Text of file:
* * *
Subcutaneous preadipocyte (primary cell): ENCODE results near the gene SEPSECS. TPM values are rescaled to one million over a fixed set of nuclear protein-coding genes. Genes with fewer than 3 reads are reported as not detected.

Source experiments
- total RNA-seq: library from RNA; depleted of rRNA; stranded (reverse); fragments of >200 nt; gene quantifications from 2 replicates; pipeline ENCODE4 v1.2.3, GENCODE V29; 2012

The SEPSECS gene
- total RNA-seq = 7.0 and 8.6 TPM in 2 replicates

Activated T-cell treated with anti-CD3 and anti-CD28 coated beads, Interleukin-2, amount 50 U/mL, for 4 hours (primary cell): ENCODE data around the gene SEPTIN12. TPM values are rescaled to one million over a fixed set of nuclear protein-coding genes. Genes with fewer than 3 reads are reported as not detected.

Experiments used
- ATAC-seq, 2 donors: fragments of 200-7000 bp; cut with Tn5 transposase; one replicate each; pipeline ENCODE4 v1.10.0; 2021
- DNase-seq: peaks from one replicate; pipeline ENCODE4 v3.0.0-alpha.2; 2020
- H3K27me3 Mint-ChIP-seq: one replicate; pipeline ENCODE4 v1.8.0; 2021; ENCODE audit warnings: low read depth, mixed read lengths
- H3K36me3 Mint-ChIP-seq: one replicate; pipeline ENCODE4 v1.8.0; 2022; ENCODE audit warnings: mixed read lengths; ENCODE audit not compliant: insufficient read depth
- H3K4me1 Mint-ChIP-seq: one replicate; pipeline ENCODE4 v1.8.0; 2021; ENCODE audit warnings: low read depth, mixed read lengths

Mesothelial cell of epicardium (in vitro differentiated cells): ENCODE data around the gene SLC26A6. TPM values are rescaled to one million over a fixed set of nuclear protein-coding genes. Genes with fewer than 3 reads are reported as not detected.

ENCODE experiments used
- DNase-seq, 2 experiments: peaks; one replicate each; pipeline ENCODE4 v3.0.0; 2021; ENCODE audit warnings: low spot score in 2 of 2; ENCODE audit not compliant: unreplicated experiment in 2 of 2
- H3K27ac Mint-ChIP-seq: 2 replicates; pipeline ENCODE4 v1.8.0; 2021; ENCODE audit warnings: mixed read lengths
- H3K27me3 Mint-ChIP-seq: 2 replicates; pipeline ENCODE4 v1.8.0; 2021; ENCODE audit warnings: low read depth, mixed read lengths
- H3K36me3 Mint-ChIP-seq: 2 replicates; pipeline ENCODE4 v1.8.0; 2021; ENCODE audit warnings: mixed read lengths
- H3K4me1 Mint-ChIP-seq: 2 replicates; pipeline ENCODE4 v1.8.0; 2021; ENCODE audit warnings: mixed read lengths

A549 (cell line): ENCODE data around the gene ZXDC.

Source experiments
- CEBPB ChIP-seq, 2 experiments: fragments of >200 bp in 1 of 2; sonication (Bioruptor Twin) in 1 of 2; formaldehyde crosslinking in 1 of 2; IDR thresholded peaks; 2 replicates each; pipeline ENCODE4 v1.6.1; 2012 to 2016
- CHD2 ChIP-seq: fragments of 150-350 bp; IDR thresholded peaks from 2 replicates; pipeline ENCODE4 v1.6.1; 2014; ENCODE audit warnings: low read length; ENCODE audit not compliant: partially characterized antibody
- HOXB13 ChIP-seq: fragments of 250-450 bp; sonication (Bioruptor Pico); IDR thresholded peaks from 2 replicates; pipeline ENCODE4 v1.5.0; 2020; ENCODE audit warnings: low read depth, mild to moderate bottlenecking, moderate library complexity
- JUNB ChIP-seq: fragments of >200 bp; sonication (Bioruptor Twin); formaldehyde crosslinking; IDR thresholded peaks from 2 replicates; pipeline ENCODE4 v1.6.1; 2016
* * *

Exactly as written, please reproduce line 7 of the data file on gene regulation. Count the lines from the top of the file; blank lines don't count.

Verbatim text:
Experiments used